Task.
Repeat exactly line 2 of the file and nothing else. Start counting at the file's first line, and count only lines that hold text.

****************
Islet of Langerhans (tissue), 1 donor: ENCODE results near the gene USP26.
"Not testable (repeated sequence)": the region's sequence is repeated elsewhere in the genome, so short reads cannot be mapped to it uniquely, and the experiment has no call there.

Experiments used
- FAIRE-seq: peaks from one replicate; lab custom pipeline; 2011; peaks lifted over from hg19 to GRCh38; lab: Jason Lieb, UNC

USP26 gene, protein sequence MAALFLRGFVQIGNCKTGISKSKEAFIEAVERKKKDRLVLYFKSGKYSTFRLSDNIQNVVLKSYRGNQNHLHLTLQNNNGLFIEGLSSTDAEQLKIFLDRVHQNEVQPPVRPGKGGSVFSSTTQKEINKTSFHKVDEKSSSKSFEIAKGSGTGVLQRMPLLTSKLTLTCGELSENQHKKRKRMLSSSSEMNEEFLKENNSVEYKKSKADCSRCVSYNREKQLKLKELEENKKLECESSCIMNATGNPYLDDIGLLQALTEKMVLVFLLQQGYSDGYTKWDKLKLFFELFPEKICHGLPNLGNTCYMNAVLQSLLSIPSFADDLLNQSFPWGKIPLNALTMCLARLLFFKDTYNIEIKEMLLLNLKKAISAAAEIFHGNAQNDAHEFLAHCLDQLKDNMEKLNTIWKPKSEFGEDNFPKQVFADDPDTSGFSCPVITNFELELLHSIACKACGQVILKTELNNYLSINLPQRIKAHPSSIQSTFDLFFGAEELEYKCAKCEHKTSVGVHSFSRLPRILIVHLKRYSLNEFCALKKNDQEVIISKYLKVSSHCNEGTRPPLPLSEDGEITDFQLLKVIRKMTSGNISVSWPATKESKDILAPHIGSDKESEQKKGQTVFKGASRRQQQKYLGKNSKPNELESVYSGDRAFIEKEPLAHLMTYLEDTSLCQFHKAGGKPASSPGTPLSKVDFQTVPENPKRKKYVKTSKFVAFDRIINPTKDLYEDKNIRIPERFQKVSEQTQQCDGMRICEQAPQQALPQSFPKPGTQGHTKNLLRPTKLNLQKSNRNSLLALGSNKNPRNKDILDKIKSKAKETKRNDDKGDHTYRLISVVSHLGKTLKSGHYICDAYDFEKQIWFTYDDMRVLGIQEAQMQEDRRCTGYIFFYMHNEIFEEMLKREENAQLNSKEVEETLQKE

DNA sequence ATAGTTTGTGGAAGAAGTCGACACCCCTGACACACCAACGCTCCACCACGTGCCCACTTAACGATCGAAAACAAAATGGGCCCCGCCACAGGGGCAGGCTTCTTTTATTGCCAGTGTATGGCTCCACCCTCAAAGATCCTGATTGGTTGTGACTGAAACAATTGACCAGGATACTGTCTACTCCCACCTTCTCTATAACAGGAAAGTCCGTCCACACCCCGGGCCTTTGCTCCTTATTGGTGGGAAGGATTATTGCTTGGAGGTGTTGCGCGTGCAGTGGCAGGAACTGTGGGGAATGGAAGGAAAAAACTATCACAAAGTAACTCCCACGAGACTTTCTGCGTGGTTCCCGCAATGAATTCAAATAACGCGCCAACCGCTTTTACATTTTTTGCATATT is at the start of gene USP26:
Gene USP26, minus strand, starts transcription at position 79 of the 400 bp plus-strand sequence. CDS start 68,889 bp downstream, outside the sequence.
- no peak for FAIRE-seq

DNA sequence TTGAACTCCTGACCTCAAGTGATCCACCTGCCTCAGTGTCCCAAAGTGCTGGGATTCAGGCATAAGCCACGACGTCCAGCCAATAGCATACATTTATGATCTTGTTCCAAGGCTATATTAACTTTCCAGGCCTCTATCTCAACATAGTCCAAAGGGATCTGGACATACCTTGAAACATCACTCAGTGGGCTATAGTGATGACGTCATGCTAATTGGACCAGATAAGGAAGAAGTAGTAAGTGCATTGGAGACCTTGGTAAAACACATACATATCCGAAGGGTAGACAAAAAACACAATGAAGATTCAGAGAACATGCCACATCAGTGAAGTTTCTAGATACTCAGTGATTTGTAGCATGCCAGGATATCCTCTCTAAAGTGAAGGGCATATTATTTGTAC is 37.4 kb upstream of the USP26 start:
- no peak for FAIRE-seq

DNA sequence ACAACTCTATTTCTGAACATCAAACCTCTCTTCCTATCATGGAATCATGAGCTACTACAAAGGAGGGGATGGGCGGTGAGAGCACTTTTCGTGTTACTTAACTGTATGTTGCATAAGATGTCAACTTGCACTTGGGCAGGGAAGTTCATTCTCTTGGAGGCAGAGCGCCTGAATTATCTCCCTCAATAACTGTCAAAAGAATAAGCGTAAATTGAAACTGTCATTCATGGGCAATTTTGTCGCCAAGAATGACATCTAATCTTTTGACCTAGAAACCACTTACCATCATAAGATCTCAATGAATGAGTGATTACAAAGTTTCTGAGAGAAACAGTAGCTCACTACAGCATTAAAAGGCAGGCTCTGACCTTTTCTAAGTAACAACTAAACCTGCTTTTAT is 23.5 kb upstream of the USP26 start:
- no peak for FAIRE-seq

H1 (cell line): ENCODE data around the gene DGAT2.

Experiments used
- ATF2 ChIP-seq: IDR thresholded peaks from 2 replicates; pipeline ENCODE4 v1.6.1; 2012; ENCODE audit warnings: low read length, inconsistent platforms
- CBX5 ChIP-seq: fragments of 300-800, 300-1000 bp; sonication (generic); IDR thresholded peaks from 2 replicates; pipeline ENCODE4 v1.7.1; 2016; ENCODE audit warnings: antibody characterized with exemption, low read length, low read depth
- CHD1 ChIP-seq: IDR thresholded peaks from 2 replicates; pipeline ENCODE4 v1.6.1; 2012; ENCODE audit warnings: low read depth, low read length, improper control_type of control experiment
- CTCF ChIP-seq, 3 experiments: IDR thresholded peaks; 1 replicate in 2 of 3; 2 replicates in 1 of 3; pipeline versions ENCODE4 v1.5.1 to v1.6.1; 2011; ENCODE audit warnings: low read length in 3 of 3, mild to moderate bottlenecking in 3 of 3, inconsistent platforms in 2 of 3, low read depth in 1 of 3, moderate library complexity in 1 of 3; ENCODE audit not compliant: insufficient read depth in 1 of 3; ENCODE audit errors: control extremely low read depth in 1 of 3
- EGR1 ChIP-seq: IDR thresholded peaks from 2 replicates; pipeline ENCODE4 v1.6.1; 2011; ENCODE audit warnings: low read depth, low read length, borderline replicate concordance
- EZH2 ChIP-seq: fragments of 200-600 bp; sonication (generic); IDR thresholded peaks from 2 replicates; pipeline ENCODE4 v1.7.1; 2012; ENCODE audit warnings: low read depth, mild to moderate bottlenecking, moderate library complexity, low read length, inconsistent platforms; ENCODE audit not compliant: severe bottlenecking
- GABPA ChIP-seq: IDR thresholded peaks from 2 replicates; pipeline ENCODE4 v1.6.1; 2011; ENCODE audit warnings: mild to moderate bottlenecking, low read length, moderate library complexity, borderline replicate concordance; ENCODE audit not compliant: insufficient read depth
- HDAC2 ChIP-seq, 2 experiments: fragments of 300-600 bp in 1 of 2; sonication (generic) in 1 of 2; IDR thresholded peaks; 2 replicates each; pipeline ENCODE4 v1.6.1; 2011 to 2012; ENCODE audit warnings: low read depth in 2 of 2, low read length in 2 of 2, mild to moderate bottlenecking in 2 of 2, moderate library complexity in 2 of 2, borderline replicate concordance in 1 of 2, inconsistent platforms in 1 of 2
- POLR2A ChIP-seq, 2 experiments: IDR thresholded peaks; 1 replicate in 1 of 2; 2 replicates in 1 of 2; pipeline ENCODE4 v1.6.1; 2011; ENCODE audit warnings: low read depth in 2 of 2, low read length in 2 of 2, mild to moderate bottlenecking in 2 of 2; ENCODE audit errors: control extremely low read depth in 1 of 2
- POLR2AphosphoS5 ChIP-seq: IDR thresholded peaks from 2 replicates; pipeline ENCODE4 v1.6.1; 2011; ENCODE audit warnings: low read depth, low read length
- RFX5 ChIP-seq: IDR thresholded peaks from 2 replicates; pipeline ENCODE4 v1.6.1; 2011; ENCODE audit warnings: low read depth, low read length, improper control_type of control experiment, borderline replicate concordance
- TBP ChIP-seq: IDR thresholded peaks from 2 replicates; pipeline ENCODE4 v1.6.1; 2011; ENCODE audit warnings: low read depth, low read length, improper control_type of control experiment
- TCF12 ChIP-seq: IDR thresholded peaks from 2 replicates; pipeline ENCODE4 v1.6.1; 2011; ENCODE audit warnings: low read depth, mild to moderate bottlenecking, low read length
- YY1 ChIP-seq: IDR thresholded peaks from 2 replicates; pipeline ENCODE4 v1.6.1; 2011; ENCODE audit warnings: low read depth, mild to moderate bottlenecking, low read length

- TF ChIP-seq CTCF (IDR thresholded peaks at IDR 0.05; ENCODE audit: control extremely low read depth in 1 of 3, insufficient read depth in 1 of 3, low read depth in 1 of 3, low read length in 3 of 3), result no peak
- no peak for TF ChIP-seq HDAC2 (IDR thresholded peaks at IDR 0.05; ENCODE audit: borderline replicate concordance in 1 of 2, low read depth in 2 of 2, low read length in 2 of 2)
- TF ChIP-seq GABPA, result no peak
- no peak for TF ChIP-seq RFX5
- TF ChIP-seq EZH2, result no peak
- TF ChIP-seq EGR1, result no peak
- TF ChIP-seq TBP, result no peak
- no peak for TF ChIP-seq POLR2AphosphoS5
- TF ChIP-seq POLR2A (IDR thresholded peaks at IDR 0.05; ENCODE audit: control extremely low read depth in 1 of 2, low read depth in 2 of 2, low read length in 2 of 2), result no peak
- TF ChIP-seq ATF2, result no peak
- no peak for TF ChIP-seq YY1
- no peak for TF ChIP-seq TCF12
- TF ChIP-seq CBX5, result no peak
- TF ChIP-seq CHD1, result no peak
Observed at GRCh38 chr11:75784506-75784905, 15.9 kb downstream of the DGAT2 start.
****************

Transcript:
"Not testable (repeated sequence)": the region's sequence is repeated elsewhere in the genome, so short reads cannot be mapped to it uniquely, and the experiment has no call there.